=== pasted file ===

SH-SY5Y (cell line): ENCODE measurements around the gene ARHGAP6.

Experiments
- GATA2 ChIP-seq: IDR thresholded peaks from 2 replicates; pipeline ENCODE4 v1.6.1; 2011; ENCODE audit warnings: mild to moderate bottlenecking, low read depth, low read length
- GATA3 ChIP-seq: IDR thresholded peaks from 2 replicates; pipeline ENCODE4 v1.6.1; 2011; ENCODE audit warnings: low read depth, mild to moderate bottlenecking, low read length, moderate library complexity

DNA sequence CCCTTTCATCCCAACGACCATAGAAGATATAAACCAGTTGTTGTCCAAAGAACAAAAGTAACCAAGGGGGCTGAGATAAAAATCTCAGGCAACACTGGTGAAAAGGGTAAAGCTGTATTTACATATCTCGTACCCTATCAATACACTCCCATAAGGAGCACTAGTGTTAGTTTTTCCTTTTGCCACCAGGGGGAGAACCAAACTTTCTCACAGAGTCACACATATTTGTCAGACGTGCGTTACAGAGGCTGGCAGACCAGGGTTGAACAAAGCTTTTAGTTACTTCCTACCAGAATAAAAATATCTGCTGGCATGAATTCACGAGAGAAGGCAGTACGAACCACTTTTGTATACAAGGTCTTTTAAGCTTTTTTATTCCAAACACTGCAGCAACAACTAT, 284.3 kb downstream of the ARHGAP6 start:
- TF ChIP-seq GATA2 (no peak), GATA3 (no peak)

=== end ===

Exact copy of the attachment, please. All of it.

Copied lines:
SH-SY5Y (cell line): ENCODE measurements around the gene ARHGAP6.

Experiments
- GATA2 ChIP-seq: IDR thresholded peaks from 2 replicates; pipeline ENCODE4 v1.6.1; 2011; ENCODE audit warnings: mild to moderate bottlenecking, low read depth, low read length
- GATA3 ChIP-seq: IDR thresholded peaks from 2 replicates; pipeline ENCODE4 v1.6.1; 2011; ENCODE audit warnings: low read depth, mild to moderate bottlenecking, low read length, moderate library complexity

DNA sequence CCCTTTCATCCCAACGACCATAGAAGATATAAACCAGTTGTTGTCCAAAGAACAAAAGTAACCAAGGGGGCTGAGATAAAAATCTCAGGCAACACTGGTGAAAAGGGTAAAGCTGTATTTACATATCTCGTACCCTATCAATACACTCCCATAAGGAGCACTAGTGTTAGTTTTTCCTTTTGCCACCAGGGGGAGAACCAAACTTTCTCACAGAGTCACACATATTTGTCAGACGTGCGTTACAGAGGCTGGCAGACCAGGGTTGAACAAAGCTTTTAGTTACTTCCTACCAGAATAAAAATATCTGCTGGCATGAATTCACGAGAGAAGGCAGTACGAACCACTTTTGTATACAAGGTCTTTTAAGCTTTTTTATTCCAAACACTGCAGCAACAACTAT, 284.3 kb downstream of the ARHGAP6 start:
- TF ChIP-seq GATA2 (no peak), GATA3 (no peak)